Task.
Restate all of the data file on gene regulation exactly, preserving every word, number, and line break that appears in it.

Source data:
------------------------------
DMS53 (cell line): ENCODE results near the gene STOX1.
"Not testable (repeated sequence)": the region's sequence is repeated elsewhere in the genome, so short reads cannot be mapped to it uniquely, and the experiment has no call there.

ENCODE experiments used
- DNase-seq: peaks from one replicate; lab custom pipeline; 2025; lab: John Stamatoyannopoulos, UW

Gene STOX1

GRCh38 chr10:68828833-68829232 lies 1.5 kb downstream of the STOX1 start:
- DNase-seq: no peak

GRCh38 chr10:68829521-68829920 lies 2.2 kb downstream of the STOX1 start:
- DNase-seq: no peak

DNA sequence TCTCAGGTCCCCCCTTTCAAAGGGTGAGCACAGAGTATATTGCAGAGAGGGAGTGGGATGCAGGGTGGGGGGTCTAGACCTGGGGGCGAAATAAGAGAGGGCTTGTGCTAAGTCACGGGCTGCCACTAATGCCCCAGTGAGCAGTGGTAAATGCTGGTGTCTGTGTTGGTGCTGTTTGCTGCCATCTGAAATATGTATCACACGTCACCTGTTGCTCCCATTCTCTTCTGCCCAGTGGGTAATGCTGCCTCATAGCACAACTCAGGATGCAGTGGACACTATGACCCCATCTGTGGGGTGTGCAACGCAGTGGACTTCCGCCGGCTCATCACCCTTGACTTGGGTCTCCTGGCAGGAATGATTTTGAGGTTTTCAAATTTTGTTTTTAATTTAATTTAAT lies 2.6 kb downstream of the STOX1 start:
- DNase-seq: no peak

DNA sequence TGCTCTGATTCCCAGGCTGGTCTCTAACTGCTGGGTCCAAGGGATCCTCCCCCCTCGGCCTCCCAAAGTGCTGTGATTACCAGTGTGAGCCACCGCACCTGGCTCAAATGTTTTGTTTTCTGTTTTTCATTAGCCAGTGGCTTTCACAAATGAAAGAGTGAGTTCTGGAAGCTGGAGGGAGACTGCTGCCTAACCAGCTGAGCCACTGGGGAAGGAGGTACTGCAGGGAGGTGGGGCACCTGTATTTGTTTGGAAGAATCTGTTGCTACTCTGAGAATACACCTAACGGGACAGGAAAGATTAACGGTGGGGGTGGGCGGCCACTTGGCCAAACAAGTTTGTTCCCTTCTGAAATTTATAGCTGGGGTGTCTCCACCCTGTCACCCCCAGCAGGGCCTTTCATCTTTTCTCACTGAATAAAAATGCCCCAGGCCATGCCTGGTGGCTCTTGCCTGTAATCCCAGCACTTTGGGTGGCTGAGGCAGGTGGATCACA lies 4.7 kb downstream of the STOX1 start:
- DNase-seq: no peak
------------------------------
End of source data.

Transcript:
DMS53 (cell line): ENCODE results near the gene STOX1.
"Not testable (repeated sequence)": the region's sequence is repeated elsewhere in the genome, so short reads cannot be mapped to it uniquely, and the experiment has no call there.

ENCODE experiments used
- DNase-seq: peaks from one replicate; lab custom pipeline; 2025; lab: John Stamatoyannopoulos, UW

Gene STOX1

GRCh38 chr10:68828833-68829232 lies 1.5 kb downstream of the STOX1 start:
- DNase-seq: no peak

GRCh38 chr10:68829521-68829920 lies 2.2 kb downstream of the STOX1 start:
- DNase-seq: no peak

DNA sequence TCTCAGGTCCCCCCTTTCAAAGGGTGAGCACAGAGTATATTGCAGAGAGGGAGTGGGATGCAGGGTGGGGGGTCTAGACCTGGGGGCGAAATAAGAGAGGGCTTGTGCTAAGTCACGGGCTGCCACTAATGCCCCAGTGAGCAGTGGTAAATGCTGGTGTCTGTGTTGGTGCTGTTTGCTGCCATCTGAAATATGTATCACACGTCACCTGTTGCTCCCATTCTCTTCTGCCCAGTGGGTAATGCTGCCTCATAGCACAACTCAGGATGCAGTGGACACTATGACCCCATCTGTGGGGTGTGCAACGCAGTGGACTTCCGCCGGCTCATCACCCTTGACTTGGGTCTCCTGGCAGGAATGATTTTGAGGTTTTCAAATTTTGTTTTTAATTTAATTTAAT lies 2.6 kb downstream of the STOX1 start:
- DNase-seq: no peak

DNA sequence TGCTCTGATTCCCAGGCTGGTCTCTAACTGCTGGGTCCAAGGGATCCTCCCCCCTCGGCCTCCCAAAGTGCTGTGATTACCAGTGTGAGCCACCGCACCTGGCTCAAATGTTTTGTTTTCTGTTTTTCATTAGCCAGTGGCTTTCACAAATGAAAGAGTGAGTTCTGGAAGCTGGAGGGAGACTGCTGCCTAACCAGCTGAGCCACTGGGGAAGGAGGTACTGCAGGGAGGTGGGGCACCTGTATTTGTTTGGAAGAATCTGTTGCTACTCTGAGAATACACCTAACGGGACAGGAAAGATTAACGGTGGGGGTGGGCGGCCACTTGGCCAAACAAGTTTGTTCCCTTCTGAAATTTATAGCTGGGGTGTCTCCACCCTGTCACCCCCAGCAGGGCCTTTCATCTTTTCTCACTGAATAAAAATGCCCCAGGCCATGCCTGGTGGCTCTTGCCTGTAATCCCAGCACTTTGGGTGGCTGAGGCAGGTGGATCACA lies 4.7 kb downstream of the STOX1 start:
- DNase-seq: no peak